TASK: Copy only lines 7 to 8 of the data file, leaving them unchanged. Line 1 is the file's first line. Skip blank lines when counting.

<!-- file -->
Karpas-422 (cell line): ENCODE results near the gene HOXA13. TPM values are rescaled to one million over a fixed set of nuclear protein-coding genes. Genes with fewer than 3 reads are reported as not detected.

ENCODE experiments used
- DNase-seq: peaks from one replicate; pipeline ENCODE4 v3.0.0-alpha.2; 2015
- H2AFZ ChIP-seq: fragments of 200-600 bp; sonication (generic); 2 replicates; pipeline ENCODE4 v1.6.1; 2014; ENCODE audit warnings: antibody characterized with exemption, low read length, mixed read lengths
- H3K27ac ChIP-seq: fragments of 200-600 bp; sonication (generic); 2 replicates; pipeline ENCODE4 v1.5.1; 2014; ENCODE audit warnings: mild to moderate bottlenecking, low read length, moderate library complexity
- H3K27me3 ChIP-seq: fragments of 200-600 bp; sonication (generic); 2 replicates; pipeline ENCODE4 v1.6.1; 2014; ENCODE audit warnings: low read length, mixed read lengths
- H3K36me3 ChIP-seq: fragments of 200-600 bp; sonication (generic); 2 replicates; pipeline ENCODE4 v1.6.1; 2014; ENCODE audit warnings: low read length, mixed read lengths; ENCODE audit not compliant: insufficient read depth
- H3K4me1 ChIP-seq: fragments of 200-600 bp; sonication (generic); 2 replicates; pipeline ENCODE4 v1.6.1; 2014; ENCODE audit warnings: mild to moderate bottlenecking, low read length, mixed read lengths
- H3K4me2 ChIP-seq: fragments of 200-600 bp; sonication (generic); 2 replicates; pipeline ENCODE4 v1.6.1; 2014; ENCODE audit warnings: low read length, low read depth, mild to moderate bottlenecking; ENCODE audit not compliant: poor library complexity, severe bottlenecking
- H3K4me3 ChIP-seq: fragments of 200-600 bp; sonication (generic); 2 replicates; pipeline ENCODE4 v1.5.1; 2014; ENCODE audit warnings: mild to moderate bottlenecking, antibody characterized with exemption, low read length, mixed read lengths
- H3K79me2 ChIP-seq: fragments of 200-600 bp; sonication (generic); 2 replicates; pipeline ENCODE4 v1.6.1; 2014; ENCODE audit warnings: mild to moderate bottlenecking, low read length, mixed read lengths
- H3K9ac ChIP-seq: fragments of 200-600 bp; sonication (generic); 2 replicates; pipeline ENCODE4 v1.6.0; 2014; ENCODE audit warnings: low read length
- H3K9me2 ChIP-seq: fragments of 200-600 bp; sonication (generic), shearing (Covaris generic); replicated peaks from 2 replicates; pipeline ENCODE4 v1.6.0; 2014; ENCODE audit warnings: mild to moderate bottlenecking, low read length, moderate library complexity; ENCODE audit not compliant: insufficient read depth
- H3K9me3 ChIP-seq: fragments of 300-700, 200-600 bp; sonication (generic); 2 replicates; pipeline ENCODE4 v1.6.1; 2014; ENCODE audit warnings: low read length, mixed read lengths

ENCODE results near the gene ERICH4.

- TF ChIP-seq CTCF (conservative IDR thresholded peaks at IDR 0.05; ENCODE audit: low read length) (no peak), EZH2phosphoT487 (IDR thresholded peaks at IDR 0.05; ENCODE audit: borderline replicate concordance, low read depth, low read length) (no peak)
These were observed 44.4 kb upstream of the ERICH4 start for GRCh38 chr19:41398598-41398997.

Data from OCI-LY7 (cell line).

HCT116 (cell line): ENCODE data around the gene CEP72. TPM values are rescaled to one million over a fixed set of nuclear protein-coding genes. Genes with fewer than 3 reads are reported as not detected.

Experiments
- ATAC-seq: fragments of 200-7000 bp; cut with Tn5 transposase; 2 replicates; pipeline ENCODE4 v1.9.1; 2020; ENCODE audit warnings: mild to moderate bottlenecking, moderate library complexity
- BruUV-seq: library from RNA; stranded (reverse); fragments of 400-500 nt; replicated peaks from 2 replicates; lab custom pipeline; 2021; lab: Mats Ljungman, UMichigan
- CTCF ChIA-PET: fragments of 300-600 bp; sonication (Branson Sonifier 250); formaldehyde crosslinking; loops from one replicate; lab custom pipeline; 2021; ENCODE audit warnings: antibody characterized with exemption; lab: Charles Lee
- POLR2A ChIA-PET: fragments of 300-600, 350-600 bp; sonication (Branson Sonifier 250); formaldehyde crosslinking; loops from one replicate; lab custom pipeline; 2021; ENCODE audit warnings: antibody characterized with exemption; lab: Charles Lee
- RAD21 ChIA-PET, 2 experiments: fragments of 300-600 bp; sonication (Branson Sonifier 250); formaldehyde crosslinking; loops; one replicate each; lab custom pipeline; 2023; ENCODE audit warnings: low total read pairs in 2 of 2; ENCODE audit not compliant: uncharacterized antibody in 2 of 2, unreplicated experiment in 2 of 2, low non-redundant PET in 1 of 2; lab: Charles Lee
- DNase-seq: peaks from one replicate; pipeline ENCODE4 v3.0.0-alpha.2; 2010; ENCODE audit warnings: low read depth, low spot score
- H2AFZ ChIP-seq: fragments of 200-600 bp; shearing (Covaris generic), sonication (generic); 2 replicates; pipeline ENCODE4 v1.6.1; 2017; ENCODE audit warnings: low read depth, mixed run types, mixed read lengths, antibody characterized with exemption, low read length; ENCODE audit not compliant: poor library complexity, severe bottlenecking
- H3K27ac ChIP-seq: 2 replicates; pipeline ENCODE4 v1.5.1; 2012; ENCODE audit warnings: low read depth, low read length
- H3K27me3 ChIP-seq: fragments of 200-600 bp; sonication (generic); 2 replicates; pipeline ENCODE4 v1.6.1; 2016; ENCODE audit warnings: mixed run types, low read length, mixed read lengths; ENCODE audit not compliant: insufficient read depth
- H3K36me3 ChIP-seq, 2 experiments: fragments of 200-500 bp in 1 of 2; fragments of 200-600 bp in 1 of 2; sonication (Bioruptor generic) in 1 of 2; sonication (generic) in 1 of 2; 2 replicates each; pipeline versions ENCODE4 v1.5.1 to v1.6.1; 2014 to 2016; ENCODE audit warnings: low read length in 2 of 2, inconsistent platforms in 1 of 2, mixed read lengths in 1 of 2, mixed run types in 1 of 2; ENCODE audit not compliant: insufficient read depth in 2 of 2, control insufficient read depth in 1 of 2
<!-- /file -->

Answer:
- H3K36me3 ChIP-seq: fragments of 200-600 bp; sonication (generic); 2 replicates; pipeline ENCODE4 v1.6.1; 2014; ENCODE audit warnings: low read length, mixed read lengths; ENCODE audit not compliant: insufficient read depth
- H3K4me1 ChIP-seq: fragments of 200-600 bp; sonication (generic); 2 replicates; pipeline ENCODE4 v1.6.1; 2014; ENCODE audit warnings: mild to moderate bottlenecking, low read length, mixed read lengths